This is at least a start to how we might characterize implicit imaginative resistance.  So now what?  What does it mean if there is Implicit Imaginative Resistance? The most obvious take-away is that with the phenomenon of imaginative resistance, we might not know what proposition we are resisting (case 2 above), or we might not know that we are resisting (case 3 above) or both (case 4 above).  This complicates the terrain a bit, and it might require change to existing theories of imaginative resistance that want to account for both Explicit and Implicit Imaginative Resistance.  But this is a cause for optimism; after all, our understanding of the phenomenon of imaginative resistance is still in its early stages and the more data we have about it, the better.  Further, as Mike Stuart has suggested, Implicit Imaginative Resistance is compatible with recent empirical findings related to imaginative resistance.  For instance, Liao, Strohminger, and Sripada (2014) found that genre can affect what we resist.  This fits well with implicit resistance because what a fiction implies depends in part on the genre of the fiction.  Black and Barnes (2017) found that different people experience different levels of imaginative resistance.  This fits well with implicit resistance because what is implied by a fiction may be different for different people.  Kim, Kneer, and Stuart (forthcoming) found that the content of a fiction is the main trigger for imaginative resistance (as opposed to whether it is a moral or factual proposition).  This fits well with implicit resistance because the content of the fiction will include both what is explicitly stated and what is implicitly stated.

So I ask my friends of imagination:  Is there such a thing as implicit imaginative resistance?  Can you provide some more examples?

This post was much improved thanks to comments from Amy Kind, Sam Liao, and Mike Stuart.


[i] Liao (2016) refers to them as this in order to remain neutral about the type of proposition that triggers imaginative resistance, i.e., moral, normative, response-dependent, etc…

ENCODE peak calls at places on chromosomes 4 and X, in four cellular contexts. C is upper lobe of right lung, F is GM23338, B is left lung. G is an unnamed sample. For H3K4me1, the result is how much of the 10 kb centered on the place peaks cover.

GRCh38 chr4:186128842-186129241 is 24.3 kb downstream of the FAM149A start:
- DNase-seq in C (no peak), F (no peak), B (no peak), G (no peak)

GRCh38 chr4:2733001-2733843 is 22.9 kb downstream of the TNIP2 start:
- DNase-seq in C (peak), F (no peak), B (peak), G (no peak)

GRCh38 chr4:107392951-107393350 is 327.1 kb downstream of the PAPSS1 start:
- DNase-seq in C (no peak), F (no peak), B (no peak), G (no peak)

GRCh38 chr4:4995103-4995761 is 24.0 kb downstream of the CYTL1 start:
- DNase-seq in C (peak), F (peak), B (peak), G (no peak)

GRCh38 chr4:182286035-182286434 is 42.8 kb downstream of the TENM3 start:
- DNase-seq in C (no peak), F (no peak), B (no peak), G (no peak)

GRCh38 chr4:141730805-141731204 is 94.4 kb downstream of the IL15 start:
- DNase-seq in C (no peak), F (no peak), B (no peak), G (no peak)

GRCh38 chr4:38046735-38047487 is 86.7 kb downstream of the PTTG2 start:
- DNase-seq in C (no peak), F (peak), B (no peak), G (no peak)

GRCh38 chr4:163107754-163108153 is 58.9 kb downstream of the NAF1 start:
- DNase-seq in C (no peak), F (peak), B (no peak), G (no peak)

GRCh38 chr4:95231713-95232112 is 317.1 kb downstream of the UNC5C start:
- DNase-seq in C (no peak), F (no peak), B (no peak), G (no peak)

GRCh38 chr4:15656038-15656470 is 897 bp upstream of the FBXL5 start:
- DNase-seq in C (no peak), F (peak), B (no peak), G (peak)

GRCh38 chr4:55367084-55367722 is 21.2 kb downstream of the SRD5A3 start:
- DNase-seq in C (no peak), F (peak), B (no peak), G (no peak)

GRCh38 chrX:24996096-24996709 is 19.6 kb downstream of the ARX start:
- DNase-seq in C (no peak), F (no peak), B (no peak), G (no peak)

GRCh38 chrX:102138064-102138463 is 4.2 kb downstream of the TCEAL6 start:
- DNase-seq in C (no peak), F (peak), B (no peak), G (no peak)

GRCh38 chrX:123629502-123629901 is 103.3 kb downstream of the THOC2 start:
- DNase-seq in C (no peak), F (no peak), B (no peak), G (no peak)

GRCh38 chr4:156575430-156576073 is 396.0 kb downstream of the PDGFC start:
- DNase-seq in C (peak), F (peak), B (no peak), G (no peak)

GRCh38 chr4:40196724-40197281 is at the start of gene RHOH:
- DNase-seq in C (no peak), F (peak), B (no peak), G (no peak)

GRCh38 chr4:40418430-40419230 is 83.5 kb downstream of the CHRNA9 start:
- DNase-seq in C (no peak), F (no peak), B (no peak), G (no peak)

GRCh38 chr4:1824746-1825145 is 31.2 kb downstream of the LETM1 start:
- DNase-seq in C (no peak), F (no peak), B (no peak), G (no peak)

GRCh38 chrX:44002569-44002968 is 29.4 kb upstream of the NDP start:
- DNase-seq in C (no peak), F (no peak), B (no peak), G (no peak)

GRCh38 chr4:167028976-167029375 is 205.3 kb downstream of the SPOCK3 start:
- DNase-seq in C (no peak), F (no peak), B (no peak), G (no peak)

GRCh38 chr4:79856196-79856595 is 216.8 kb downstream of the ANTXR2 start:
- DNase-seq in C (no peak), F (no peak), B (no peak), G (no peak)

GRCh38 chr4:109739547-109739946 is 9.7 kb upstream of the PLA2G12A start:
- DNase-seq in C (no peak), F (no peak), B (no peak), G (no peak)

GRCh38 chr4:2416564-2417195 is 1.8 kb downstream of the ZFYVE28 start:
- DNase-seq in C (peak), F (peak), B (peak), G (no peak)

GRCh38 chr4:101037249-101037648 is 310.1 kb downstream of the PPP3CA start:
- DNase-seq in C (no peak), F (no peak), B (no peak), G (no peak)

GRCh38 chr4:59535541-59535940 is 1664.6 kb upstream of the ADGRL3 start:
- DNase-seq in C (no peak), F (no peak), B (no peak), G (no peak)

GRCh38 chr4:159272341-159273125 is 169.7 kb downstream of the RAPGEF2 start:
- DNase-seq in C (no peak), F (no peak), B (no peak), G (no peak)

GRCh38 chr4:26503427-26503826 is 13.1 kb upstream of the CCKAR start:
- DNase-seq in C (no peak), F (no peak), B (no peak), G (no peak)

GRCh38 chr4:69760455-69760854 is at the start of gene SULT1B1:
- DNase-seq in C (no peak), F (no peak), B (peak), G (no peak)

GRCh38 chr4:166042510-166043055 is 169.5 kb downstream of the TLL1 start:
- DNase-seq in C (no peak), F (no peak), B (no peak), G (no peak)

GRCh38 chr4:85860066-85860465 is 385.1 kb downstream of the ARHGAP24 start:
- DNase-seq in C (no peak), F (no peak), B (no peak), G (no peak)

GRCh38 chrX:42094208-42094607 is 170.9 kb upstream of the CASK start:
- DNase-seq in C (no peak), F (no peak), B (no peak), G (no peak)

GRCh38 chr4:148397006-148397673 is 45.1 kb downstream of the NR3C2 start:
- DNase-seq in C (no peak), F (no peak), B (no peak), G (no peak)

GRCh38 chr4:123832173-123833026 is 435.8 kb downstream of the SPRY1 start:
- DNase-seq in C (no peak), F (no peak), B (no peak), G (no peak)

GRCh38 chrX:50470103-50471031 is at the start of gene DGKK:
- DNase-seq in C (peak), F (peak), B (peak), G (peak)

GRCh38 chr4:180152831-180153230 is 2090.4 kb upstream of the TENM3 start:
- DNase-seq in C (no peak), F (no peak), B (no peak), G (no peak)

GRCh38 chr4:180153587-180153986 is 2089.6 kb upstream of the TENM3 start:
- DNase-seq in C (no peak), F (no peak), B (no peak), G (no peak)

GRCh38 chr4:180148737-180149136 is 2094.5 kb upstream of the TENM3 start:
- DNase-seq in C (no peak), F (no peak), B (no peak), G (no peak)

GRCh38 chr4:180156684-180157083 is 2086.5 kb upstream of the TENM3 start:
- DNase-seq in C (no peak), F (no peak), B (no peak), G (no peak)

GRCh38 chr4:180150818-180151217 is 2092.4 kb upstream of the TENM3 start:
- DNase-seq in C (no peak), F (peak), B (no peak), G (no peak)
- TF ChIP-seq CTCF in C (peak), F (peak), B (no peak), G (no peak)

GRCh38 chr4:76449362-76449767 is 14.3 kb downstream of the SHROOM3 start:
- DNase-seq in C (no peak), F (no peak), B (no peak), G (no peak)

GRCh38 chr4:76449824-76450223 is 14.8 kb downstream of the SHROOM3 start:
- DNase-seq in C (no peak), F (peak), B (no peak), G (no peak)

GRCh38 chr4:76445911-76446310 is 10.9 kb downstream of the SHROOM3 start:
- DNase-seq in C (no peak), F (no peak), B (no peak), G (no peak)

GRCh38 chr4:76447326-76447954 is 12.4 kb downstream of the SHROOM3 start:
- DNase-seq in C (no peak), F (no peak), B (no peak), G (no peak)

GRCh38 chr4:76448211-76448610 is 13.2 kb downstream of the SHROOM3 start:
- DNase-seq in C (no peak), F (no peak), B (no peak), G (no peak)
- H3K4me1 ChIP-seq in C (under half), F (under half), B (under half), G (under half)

[ii] Liao (2013) claims that hermeneutic recalibration shares the phenomenology of imaginative resistance, but the resistance on the part of the reader is only temporary.  According to Liao, hermeneutic recalibration is a literary technique that an author employs in order to get the reader to reconsider and reinterpret the work.  If my implicit resistance to House of Cards disappears upon finding out the Frank Underwood gets what he is due, then maybe this would be an example of implicit hermeneutic recalibration rather than implicit imaginative resistance.

[iii] Thanks to Amy Kind for this suggestion.

References:

Black, J. E., and Barnes, J. L. (2017). “Measuring the unimaginable: Imaginative Resistance to Fiction and Related Constructs.” Personality and Individual Differences 111: 71–79.

Kim, H., Kneer, M. and Stuart, M. (forthcoming). “The Content-Dependence of Imaginative Resistance.” In F. Cova and S. Rénhault (eds.), Advances in Experimental Philosophy of Aesthetics. London: Bloomsbury.

Liao, S., Strohminger, N., & Sripada, C. S. (2014). “Empirically Investigating Imaginative Resistance.” British Journal of Aesthetics 54: 339–355.

Liao, S. (2013). Moral Persuasion and the Diversity of Fictions. Pacific Philosophical Quarterly, 94(3), 269–289.

Liao, S. (2016). Imaginative Resistance, Narrative Engagement, Genre. Res Philosophica, 93(2), 461–482.

Walton, K. L. (1994). Morals in Fiction and Fictional Morality (I). Supplement to the Proceedings of the Aristotelian Society, 68, 27–50.

Weatherson, B. (2004). Morality, Fiction, and Possibility. Philosophers’ Imprint, 4(3), 1–27.